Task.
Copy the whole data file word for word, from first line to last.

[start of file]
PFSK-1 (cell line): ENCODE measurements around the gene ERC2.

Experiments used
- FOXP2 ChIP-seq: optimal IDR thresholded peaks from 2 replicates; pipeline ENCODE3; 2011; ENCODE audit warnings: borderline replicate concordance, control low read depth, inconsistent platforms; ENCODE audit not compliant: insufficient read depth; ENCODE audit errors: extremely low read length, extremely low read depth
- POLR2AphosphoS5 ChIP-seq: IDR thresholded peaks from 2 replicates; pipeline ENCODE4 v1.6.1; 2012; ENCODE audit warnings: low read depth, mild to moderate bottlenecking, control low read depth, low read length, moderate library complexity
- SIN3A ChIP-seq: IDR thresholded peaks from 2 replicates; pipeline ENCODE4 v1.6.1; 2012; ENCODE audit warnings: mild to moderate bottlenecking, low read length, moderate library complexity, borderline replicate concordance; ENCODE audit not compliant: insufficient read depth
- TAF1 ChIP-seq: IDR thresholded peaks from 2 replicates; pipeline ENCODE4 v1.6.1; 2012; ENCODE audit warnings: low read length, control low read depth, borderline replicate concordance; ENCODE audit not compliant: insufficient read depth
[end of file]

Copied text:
PFSK-1 (cell line): ENCODE measurements around the gene ERC2.

Experiments used
- FOXP2 ChIP-seq: optimal IDR thresholded peaks from 2 replicates; pipeline ENCODE3; 2011; ENCODE audit warnings: borderline replicate concordance, control low read depth, inconsistent platforms; ENCODE audit not compliant: insufficient read depth; ENCODE audit errors: extremely low read length, extremely low read depth
- POLR2AphosphoS5 ChIP-seq: IDR thresholded peaks from 2 replicates; pipeline ENCODE4 v1.6.1; 2012; ENCODE audit warnings: low read depth, mild to moderate bottlenecking, control low read depth, low read length, moderate library complexity
- SIN3A ChIP-seq: IDR thresholded peaks from 2 replicates; pipeline ENCODE4 v1.6.1; 2012; ENCODE audit warnings: mild to moderate bottlenecking, low read length, moderate library complexity, borderline replicate concordance; ENCODE audit not compliant: insufficient read depth
- TAF1 ChIP-seq: IDR thresholded peaks from 2 replicates; pipeline ENCODE4 v1.6.1; 2012; ENCODE audit warnings: low read length, control low read depth, borderline replicate concordance; ENCODE audit not compliant: insufficient read depth